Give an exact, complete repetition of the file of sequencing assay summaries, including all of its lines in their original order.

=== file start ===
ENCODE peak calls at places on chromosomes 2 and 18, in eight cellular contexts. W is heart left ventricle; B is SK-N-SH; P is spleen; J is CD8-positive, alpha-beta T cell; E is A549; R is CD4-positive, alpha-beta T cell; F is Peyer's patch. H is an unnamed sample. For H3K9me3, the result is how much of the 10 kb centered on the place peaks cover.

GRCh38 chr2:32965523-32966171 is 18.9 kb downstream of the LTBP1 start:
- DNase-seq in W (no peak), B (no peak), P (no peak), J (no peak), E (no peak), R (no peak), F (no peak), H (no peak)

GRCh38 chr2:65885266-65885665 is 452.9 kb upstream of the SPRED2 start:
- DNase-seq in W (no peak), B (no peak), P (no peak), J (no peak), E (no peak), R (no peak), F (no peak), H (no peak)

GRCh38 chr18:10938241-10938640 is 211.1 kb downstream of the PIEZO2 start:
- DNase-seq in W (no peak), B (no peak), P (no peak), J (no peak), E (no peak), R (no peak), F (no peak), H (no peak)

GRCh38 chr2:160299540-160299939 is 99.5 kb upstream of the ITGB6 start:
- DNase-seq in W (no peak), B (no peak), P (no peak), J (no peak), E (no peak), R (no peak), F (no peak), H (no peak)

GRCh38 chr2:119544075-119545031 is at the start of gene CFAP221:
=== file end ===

ENCODE peak calls at places on chromosomes 2 and 18, in eight cellular contexts. W is heart left ventricle; B is SK-N-SH; P is spleen; J is CD8-positive, alpha-beta T cell; E is A549; R is CD4-positive, alpha-beta T cell; F is Peyer's patch. H is an unnamed sample. For H3K9me3, the result is how much of the 10 kb centered on the place peaks cover.

GRCh38 chr2:32965523-32966171 is 18.9 kb downstream of the LTBP1 start:
- DNase-seq in W (no peak), B (no peak), P (no peak), J (no peak), E (no peak), R (no peak), F (no peak), H (no peak)

GRCh38 chr2:65885266-65885665 is 452.9 kb upstream of the SPRED2 start:
- DNase-seq in W (no peak), B (no peak), P (no peak), J (no peak), E (no peak), R (no peak), F (no peak), H (no peak)

GRCh38 chr18:10938241-10938640 is 211.1 kb downstream of the PIEZO2 start:
- DNase-seq in W (no peak), B (no peak), P (no peak), J (no peak), E (no peak), R (no peak), F (no peak), H (no peak)

GRCh38 chr2:160299540-160299939 is 99.5 kb upstream of the ITGB6 start:
- DNase-seq in W (no peak), B (no peak), P (no peak), J (no peak), E (no peak), R (no peak), F (no peak), H (no peak)

GRCh38 chr2:119544075-119545031 is at the start of gene CFAP221: